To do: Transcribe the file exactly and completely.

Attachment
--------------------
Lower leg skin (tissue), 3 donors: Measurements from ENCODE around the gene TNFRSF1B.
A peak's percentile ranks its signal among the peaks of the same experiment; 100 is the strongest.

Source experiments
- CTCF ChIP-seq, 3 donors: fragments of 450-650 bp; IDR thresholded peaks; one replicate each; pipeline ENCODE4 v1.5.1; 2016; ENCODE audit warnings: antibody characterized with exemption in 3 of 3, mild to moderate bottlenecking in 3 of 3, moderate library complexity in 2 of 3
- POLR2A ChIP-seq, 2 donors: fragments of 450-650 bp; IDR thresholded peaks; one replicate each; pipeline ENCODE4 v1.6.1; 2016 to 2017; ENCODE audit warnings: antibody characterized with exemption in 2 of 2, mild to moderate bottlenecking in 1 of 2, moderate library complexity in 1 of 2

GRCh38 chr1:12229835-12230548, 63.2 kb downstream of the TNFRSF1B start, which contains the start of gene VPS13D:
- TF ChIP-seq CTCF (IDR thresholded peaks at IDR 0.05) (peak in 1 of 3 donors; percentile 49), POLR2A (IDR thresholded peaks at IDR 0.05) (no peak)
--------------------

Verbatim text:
Lower leg skin (tissue), 3 donors: Measurements from ENCODE around the gene TNFRSF1B.
A peak's percentile ranks its signal among the peaks of the same experiment; 100 is the strongest.

Source experiments
- CTCF ChIP-seq, 3 donors: fragments of 450-650 bp; IDR thresholded peaks; one replicate each; pipeline ENCODE4 v1.5.1; 2016; ENCODE audit warnings: antibody characterized with exemption in 3 of 3, mild to moderate bottlenecking in 3 of 3, moderate library complexity in 2 of 3
- POLR2A ChIP-seq, 2 donors: fragments of 450-650 bp; IDR thresholded peaks; one replicate each; pipeline ENCODE4 v1.6.1; 2016 to 2017; ENCODE audit warnings: antibody characterized with exemption in 2 of 2, mild to moderate bottlenecking in 1 of 2, moderate library complexity in 1 of 2

GRCh38 chr1:12229835-12230548, 63.2 kb downstream of the TNFRSF1B start, which contains the start of gene VPS13D:
- TF ChIP-seq CTCF (IDR thresholded peaks at IDR 0.05) (peak in 1 of 3 donors; percentile 49), POLR2A (IDR thresholded peaks at IDR 0.05) (no peak)